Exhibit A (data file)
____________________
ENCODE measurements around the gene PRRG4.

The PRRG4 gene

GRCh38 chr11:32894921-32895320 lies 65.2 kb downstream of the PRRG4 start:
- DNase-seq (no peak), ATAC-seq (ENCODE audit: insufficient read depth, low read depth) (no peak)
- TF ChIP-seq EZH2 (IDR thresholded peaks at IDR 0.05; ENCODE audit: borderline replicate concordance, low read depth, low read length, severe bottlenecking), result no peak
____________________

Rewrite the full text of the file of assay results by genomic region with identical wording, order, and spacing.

ENCODE measurements around the gene PRRG4.

The PRRG4 gene

GRCh38 chr11:32894921-32895320 lies 65.2 kb downstream of the PRRG4 start:
- DNase-seq (no peak), ATAC-seq (ENCODE audit: insufficient read depth, low read depth) (no peak)
- TF ChIP-seq EZH2 (IDR thresholded peaks at IDR 0.05; ENCODE audit: borderline replicate concordance, low read depth, low read length, severe bottlenecking), result no peak